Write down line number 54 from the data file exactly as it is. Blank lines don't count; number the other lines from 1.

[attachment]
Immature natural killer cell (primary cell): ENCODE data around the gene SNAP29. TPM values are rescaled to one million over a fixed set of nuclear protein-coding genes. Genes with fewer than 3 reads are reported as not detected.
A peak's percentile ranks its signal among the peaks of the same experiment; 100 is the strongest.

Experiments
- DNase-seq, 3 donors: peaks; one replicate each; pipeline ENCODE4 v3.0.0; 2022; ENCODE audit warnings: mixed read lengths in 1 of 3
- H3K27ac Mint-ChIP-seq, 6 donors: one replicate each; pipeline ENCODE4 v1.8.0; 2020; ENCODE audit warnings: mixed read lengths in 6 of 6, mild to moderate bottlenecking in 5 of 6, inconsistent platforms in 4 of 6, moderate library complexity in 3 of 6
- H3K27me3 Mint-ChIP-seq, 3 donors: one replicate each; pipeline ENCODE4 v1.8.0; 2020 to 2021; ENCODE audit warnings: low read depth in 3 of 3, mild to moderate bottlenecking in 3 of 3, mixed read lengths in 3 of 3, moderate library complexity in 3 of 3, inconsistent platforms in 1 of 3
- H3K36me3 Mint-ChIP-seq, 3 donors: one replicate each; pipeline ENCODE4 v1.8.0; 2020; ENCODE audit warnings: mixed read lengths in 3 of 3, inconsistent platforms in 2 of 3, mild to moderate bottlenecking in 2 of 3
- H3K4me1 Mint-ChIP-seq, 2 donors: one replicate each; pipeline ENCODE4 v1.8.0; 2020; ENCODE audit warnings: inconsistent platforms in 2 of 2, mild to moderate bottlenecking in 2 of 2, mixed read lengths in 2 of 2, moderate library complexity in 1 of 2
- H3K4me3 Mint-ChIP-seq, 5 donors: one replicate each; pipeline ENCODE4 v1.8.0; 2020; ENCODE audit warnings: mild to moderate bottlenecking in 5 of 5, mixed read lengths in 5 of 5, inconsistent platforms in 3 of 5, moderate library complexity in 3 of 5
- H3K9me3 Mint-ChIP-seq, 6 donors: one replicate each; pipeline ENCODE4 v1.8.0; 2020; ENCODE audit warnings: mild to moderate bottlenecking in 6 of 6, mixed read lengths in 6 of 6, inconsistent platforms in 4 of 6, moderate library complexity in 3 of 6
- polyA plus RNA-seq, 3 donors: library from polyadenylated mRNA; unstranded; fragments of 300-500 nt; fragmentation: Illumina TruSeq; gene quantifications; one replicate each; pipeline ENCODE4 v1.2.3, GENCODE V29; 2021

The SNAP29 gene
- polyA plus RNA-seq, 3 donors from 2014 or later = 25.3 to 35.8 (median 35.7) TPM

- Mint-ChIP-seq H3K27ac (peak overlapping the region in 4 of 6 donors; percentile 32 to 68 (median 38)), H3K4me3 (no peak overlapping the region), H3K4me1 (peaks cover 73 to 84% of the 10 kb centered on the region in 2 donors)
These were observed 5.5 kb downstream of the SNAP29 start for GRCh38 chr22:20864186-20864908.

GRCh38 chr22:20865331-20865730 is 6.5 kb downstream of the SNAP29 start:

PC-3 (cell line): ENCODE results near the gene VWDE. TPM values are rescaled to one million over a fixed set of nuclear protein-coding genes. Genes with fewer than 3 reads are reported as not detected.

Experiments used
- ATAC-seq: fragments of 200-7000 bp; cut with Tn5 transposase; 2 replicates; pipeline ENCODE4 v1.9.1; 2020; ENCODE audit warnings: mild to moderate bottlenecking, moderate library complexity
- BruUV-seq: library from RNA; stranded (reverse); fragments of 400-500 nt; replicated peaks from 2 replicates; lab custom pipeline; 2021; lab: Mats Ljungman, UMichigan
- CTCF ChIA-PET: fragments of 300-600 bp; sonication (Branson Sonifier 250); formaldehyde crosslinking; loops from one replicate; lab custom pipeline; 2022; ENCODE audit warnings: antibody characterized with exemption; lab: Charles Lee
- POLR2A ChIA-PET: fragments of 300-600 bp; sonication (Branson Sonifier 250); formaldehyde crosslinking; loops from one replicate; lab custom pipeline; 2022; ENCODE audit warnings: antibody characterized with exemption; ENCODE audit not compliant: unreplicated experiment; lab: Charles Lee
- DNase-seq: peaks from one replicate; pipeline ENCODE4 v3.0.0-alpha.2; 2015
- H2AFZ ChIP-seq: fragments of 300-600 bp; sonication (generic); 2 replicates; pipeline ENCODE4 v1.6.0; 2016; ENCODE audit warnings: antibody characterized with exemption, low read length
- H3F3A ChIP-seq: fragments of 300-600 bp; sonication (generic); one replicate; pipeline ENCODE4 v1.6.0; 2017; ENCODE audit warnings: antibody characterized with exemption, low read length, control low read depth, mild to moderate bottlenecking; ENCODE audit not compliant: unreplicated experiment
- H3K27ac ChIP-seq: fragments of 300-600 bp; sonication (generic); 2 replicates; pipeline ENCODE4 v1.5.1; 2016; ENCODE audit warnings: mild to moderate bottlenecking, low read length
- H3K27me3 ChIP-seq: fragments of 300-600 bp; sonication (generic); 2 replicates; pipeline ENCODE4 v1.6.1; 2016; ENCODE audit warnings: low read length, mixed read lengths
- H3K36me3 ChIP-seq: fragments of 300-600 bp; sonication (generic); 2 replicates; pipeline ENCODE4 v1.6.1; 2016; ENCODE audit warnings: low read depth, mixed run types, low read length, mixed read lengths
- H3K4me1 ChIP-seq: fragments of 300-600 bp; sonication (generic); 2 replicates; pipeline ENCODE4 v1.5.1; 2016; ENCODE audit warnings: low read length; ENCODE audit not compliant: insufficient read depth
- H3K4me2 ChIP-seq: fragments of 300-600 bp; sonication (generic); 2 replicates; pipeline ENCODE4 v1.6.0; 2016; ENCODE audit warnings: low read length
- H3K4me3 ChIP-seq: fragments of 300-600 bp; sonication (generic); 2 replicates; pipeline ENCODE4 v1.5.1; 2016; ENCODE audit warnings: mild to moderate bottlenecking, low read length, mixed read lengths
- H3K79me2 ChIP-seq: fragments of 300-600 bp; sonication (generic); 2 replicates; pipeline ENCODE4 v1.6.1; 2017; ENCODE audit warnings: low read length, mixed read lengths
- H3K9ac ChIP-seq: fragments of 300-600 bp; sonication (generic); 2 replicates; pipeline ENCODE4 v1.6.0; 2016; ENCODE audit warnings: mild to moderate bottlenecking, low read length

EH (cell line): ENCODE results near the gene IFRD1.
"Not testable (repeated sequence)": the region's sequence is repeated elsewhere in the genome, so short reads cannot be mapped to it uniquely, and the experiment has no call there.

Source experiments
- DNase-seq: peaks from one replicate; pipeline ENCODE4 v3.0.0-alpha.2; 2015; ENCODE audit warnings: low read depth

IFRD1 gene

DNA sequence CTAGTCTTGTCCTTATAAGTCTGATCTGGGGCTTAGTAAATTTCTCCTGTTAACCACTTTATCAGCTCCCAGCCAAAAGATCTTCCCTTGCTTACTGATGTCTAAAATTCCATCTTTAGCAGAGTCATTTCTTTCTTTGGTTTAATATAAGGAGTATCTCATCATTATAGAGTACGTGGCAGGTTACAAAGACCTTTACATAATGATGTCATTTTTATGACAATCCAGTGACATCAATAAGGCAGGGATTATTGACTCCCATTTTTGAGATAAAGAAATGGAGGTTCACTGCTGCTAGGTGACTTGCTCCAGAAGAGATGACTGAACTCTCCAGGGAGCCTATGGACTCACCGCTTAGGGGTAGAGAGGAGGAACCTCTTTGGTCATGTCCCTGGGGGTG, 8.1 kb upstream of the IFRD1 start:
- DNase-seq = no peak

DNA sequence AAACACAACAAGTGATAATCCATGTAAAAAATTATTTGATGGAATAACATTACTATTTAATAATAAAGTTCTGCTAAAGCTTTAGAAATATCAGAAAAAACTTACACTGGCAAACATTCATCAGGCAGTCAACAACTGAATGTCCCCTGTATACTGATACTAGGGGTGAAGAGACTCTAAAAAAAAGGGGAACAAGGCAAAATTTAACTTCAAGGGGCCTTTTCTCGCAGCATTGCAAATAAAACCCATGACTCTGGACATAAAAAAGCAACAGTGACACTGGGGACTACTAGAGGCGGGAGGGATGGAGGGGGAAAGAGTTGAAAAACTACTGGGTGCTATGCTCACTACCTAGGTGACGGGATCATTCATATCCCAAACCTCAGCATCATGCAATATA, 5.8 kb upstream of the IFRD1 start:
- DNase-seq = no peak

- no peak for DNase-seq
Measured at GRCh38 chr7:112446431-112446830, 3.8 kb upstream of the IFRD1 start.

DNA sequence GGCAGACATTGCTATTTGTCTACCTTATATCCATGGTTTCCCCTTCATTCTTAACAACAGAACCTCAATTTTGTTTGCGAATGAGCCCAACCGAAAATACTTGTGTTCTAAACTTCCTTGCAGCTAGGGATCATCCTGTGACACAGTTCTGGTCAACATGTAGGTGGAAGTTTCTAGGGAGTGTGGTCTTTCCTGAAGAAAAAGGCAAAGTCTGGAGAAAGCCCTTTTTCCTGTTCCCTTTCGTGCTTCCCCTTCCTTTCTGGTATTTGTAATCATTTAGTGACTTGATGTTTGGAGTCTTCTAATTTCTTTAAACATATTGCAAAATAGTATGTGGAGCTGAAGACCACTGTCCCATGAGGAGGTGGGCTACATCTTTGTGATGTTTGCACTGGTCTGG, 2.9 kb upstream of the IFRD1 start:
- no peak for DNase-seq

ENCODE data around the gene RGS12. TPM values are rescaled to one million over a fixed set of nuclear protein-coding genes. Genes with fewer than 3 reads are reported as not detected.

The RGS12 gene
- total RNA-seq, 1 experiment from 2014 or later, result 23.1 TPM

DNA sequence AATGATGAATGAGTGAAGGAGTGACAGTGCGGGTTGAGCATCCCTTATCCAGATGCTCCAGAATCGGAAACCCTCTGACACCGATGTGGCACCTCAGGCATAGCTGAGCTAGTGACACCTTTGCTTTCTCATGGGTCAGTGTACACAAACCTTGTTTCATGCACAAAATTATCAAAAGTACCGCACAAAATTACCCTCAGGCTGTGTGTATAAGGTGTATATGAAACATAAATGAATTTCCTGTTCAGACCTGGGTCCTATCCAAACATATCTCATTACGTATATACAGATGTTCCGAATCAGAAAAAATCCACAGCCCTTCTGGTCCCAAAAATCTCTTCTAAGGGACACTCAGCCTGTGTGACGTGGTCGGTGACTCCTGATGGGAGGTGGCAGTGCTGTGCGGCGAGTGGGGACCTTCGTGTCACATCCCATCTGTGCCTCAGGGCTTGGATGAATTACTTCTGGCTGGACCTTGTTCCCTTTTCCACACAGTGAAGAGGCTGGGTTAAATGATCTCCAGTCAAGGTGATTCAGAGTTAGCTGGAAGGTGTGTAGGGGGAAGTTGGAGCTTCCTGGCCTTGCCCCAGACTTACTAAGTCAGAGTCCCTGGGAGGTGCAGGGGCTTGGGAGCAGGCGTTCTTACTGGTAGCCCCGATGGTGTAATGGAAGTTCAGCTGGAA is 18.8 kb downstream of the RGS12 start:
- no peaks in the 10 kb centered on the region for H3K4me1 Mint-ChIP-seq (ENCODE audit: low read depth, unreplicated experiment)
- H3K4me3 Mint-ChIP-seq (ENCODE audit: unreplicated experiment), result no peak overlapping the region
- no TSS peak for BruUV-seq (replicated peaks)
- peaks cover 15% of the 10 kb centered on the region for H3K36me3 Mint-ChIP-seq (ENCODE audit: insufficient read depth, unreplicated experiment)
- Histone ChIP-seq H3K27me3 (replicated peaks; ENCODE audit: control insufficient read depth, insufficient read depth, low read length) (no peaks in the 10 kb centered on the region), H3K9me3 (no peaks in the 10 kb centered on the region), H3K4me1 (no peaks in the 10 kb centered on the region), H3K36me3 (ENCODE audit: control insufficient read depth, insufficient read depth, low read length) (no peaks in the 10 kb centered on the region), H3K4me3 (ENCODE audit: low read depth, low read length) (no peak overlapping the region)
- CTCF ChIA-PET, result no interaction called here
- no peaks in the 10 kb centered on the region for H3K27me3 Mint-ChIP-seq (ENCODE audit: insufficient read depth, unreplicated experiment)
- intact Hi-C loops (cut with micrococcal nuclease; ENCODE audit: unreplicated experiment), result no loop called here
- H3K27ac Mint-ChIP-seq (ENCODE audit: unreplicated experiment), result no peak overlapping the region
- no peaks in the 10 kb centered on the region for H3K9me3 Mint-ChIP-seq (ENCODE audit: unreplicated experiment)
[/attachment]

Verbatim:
- peaks cover 15% of the 10 kb centered on the region for H3K36me3 Mint-ChIP-seq (ENCODE audit: insufficient read depth, unreplicated experiment)